The most urgent challenge facing this body is to prevent the tyrants of Tehran from acquiring nuclear weapons. Are the member states of the United Nations up to that challenge? Will the international community confront a despotism that terrorizes its own people as they bravely stand up for freedom?

Will it take action against the dictators who stole an election in broad daylight and gunned down Iranian protesters who died in the streets choking in their own blood? Will the international community thwart the world's most pernicious sponsors and practitioners of terrorism?

Above all, will the international community stop the terrorist regime of Iran from developing atomic weapons, thereby endangering the peace of the entire world?

The people of Iran are courageously standing up to this regime. People of goodwill around the world stand with them, as do the thousands who have been protesting outside this hall. Will the United Nations stand by their side?

Ladies and Gentlemen,

The jury is still out on the United Nations, and recent signs are not encouraging. Rather than condemning the terrorists and their Iranian patrons, some here have condemned their victims. That is exactly what a recent UN report on Gaza did, falsely equating the terrorists with those they targeted.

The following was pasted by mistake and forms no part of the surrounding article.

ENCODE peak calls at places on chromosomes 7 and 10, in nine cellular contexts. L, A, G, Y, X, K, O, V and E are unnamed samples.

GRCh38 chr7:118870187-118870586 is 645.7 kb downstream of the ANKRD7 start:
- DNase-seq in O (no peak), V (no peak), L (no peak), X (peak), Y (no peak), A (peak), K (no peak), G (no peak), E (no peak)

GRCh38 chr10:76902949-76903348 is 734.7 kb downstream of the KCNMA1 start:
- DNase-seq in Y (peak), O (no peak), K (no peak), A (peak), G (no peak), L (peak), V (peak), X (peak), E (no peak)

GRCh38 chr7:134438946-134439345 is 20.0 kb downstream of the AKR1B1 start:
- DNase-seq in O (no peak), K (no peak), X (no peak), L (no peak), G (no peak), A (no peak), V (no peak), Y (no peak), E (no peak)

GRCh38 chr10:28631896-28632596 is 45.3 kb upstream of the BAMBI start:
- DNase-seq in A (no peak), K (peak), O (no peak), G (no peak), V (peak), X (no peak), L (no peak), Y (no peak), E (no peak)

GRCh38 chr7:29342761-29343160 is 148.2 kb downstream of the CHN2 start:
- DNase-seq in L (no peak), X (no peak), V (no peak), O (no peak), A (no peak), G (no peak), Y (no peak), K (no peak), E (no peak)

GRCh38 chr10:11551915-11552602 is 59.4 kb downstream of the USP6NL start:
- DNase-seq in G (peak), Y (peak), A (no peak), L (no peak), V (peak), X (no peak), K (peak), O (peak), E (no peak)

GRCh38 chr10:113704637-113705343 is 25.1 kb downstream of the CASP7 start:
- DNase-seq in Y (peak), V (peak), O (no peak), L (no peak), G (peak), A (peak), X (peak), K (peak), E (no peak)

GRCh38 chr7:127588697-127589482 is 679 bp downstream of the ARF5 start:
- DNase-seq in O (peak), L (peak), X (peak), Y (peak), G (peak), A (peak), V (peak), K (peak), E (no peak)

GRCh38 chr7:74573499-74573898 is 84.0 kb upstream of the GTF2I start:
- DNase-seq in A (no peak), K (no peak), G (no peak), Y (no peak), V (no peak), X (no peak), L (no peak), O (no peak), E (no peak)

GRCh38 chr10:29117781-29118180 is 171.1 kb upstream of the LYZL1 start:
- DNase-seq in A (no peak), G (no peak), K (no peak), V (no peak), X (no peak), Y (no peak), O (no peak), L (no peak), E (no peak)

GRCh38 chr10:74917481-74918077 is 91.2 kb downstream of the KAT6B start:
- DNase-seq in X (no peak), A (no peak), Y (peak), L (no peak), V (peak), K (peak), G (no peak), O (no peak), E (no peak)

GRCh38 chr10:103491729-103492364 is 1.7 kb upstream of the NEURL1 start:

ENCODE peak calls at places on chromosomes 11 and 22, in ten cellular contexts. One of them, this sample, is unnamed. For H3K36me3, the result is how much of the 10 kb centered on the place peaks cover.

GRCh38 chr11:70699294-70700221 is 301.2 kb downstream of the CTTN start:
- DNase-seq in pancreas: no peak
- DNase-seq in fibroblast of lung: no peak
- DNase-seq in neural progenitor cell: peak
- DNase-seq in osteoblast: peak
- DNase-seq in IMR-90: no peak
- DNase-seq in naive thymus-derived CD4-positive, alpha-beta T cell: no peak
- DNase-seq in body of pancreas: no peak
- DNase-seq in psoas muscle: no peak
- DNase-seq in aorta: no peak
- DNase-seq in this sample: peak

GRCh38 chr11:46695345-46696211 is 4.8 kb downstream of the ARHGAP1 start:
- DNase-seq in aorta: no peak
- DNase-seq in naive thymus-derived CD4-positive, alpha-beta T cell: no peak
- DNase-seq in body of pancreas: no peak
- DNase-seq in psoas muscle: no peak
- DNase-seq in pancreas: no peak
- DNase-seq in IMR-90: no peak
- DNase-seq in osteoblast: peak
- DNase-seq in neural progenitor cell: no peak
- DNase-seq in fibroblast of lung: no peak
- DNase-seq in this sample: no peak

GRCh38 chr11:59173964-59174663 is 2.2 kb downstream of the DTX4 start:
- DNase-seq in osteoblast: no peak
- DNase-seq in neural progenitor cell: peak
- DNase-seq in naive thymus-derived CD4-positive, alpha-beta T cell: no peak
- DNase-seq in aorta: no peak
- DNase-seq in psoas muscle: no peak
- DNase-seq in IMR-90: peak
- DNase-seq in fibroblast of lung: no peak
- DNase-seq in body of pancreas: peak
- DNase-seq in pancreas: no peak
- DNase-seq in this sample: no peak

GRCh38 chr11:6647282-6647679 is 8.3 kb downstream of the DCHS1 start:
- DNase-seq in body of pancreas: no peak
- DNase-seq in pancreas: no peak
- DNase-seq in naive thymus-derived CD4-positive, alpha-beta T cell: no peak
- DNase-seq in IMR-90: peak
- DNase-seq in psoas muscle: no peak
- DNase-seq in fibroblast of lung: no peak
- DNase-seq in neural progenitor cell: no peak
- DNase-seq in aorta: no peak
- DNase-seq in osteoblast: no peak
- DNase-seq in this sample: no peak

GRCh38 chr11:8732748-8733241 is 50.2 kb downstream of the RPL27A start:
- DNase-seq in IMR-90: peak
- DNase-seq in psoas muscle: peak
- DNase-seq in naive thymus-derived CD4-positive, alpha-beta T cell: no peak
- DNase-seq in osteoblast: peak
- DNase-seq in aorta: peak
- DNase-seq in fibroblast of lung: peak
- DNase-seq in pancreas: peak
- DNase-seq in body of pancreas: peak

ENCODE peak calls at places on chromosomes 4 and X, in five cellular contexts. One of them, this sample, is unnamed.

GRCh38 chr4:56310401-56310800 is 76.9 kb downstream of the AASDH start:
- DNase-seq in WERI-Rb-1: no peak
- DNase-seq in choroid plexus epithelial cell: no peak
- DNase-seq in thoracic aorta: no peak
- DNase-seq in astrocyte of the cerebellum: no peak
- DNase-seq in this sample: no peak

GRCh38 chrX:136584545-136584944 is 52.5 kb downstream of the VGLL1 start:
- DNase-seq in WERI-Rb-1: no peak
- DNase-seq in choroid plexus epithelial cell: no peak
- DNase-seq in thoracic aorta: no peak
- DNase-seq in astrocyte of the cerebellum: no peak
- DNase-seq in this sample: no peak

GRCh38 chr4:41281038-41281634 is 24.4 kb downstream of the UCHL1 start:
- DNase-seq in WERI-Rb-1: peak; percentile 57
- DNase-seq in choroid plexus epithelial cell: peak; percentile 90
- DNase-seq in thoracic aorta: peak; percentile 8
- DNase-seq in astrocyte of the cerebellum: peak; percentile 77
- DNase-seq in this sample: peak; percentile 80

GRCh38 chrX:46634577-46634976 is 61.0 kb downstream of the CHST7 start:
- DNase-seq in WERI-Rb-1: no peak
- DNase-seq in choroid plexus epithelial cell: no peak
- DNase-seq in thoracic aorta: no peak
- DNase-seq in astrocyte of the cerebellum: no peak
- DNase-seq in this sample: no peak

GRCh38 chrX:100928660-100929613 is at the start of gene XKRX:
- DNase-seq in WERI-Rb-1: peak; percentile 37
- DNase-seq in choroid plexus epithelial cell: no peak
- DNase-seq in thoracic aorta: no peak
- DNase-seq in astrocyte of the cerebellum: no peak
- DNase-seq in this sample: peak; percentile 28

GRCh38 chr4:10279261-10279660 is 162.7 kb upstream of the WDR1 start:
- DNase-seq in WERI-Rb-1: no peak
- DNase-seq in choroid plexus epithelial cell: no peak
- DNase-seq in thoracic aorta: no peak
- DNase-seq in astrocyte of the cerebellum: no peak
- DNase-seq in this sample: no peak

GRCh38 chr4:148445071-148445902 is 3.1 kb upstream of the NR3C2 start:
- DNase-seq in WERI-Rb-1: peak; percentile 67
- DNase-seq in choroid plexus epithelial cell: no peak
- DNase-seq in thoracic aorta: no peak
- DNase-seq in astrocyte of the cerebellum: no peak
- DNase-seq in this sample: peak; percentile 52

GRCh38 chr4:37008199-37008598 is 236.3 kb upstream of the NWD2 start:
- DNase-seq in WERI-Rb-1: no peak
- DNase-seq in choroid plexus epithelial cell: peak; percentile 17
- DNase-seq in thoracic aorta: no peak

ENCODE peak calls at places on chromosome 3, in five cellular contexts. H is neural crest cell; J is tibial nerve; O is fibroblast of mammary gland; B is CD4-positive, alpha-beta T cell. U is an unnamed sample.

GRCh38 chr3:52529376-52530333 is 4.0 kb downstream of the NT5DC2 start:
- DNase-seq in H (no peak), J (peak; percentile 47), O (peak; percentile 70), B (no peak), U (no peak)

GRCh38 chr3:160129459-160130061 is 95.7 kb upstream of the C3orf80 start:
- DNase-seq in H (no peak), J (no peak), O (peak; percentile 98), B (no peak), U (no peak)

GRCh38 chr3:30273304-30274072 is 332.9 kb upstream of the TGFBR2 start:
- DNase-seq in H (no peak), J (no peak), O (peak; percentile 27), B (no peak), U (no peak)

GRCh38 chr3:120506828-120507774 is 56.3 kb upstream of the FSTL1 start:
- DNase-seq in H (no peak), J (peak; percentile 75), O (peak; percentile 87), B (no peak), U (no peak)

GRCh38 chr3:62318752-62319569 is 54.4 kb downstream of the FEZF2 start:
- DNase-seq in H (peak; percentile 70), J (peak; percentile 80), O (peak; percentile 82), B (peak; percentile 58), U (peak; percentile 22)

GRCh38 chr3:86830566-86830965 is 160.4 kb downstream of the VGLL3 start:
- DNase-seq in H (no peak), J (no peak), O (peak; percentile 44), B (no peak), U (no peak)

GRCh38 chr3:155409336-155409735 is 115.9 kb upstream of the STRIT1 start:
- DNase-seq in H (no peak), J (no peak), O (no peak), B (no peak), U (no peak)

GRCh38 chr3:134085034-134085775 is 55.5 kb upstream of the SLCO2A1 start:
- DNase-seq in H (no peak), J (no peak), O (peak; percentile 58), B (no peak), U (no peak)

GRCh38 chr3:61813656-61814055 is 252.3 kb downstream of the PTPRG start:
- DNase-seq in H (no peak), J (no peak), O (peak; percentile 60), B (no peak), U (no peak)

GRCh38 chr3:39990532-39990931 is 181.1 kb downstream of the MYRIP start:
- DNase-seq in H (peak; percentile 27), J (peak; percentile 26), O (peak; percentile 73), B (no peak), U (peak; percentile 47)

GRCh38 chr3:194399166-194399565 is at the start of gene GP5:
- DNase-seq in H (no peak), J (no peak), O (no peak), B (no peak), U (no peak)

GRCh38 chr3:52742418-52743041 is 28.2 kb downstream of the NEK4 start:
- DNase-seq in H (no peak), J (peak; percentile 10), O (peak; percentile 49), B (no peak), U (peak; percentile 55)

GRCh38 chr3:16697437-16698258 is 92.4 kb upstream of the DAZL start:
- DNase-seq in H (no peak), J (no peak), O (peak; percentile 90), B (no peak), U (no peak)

For eight long years, Hamas fired from Gaza thousands of missiles, mortars and rockets on nearby Israeli cities. Year after year, as these missiles were deliberately hurled at our civilians, not a single UN resolution was passed condemning those criminal attacks. We heard nothing ? absolutely nothing ? from the UN Human Rights Council, a misnamed institution if there ever was one.

In 2005, hoping to advance peace, Israel unilaterally withdrew from every inch of Gaza. It dismantled 21 settlements and uprooted over 8,000 Israelis. We didn't get peace. Instead we got an Iranian backed terror base fifty miles from Tel Aviv. Life in Israeli towns and cities next to Gaza became a nightmare. You see, the Hamas rocket attacks not only continued, they increased tenfold. Again, the UN was silent.